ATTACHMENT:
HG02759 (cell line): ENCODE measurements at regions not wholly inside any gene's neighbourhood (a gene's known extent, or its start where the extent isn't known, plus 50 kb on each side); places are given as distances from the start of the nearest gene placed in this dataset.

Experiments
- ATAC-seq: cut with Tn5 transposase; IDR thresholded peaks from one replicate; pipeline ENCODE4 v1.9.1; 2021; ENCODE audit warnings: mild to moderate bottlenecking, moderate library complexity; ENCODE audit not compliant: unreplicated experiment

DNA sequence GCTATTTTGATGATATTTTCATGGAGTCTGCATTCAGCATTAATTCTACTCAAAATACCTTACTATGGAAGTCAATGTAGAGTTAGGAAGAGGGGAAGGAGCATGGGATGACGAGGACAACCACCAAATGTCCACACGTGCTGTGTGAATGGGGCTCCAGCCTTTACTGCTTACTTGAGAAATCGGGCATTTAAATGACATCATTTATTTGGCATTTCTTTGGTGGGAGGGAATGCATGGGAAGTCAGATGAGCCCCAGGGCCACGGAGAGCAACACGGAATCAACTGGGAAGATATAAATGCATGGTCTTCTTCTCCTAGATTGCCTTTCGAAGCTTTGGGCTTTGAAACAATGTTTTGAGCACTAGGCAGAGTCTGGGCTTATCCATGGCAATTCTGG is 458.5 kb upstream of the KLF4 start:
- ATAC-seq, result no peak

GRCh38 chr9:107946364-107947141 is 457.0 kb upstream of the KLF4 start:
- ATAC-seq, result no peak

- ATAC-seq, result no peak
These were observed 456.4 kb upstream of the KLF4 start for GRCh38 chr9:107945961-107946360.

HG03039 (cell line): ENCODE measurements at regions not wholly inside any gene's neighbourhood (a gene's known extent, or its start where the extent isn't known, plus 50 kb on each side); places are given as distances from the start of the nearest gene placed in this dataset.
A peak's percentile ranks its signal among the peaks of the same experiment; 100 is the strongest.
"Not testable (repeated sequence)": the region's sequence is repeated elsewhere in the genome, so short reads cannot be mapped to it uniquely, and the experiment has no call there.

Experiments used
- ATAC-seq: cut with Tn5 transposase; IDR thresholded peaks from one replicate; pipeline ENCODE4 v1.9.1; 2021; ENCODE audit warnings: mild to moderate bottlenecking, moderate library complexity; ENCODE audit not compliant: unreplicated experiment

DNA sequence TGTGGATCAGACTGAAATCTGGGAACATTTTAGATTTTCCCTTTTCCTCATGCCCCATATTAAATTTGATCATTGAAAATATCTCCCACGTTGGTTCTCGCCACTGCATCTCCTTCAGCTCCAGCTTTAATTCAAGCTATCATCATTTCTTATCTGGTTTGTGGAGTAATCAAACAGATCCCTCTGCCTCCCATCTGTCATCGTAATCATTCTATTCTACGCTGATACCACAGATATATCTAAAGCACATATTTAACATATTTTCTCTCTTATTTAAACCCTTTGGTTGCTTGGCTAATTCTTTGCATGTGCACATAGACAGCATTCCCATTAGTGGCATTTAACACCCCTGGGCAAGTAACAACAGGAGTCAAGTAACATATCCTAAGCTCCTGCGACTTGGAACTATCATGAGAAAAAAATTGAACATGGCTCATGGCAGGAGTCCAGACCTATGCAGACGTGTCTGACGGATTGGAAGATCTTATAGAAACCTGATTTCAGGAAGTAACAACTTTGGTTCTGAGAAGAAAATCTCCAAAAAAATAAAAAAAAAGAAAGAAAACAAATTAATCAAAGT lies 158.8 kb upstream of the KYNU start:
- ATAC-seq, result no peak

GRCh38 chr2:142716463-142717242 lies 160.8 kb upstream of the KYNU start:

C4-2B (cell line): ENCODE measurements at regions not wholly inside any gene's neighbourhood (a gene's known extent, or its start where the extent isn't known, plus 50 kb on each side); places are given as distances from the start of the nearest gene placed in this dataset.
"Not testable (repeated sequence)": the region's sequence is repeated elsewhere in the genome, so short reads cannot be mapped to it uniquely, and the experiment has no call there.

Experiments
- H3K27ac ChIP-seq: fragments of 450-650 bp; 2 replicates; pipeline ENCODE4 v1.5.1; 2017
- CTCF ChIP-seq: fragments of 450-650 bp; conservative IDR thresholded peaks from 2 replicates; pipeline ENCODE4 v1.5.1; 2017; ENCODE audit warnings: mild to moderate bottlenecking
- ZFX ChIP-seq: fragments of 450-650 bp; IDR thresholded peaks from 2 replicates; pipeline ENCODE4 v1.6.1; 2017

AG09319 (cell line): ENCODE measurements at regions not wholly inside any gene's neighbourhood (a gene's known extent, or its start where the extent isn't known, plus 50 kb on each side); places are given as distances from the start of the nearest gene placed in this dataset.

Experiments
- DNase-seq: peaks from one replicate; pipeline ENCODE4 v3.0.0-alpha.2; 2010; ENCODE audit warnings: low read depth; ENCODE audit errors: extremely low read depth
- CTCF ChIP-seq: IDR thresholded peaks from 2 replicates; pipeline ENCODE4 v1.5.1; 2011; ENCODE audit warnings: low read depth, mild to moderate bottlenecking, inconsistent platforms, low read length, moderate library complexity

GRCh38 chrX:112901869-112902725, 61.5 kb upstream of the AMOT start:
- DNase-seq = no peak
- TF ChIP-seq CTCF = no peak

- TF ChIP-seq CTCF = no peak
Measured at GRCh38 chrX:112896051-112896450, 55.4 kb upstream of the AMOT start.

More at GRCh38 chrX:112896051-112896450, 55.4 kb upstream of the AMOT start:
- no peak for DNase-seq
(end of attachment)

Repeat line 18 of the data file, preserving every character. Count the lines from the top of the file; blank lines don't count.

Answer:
C4-2B (cell line): ENCODE measurements at regions not wholly inside any gene's neighbourhood (a gene's known extent, or its start where the extent isn't known, plus 50 kb on each side); places are given as distances from the start of the nearest gene placed in this dataset.